If you have installed a beta version of Android or received an official version that you didn’t like and want to revert to the old Android, this article can help you with this task. Check it out!
Usually, whenever a new version of a particular operating system is released, the recommendation is to upgrade and keep all your devices up to date. However, once in a while, these updates can make changes that hinder more than help, making it impossible to use for some users who bitterly regret having installed the update.
In the case of Android, it is possible that you may not like the way the features were implemented, and therefore you may prefer to return your phone to the state it was in before the update. This is not recommended, but it is not impossible.
What do I need to know BEFORE downgrading?
Downgrading is not an official process provided by the manufacturers. If you are having problems with your system, crashes, and bugs, we recommend doing a factory reset, which will erase all your data to the initial default.
But if this does not solve your problem and you want to risk the downgrade process, it is important to be aware of at least three risks;
1 – This procedure can void the product warranty, so if it is still in effect, look for technical assistance to solve the problem;
2 – Your files and photos saved on the phone will be deleted, forcing the user to make a backup of everything that wants to be saved;
3 – If there is a failure in the process or any interruption such as power failure during the Android installation, your smartphone may become unusable. Once started, the procedure cannot be undone.
There is no standard method for all phones. Some manufacturers make the procedure impossible, making it harder to complete than other models. Devices from the Pixel line can be easily unlocked since Google releases options for this. Those from Huawei, Samsung, Sony, and Nokia, on the other hand, can be more difficult to unlock.
Also, if you purchased your smartphone through a carrier, the difficulty is doubled, since they hardly allow unlocking the bootloader, or require you to get a token first. In advance, we have no information on how to get this token.
To downgrade Android on your phone you first need to obtain the factory image of the operating system. This type of file can be found on each manufacturer’s website, on specialized forums such as XDA Developers, or on sites that provide these images, such as Stock Rom (recommended).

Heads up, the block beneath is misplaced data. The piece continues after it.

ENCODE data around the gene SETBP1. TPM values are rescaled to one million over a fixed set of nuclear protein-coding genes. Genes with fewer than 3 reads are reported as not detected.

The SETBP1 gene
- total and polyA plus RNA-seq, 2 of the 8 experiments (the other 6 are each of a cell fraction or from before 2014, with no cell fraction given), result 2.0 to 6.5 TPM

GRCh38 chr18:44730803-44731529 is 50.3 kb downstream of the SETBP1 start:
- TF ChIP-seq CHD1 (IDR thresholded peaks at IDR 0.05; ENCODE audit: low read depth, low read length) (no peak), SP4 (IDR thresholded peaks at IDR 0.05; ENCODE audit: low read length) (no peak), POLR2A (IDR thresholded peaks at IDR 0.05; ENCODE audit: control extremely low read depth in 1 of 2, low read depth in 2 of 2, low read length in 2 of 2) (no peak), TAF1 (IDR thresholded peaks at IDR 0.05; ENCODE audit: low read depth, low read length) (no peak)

You will also need to download and install the Android SDK (by clicking here) to use the ADB and Fastboot tools. Finally, you’ll need to connect your phone to your PC via USB, preferably with a good quality cable and if possible, the original one from the device.
All set? Then, get to work!
How to roll back an Android update
The procedure itself is summarized in a few steps, but requires attention, especially regarding possible interruptions and the correct typing of commands.
Step 1: Enable USB debugging
The first thing you need to do is enable the Developer Options on your phone. Usually, this option can be enabled by going to Settings > About phone and then tapping the Version (or Build) Number several times until you get a message that says “You are now a developer!”
After that, go back to Settings and look for Developer Options. Scroll down until you find the Debugging field, and enable the USB Debugging option.
Step 2: Connect your phone to your computer
Connect your phone to your PC with a USB cable. On your PC, navigate to the folder where the Android SDK is saved, and place the Android factory image you downloaded in the same folder. Usually, factory images come as ZIP or RAR files. For the process to work, you must unzip this file and put only the IMG files into the program folder.
Now, while still in the Android SDK folder, hold down the Shift key on your keyboard while right-clicking inside the window. From the options that appear, select the Open PowerShell window here.
In the PowerShell window that opens, type adb devices to check whether the phone is being detected. If it is, you should see the serial number listed. If not, try using a different USB cable or another port on your computer.
Now you have to boot your device in fastboot mode. To do this, type adb reboot bootloader in PowerShell.
Step 3: Unlock the bootloader
Once your device is in fastboot mode, let’s unlock the bootloader. To do this type fastboot oem unlock or fastboot flashing unlock – one of the two commands should work, depending on your device. If all goes well, you should see a confirmation on your phone that the bootloader is now unlocked.
Step 4: Install the older Android version
Once everything is ready, you will see the path cleared to do the installation of the older Android. This part can be accomplished in two ways:
Check the files that you unzipped from the Android image, and try to locate a file called flash-all. This file is actually a script that will do the installation automatically, just click on it and wait for the procedure to finish.
Remember that to work, this script needs to be inside the Android SDK folder, along with the IMG files you extracted. DO NOT turn off your phone during this process, not even unplug the cable!
If you cannot find the flash-all script, then you will have to do the installation procedure manually. To do this, type the following commands in order one at a time:
fastboot flash bootloader [bootloader file name].img
fastboot flash radio [radio file name].img
fastboot flash -w update [image file name].zip
If everything was executed correctly, your phone should reboot. When you turn it back on, you will notice that it is running the old version of Android. Now you can enter your Google account, connect to a network and finish the settings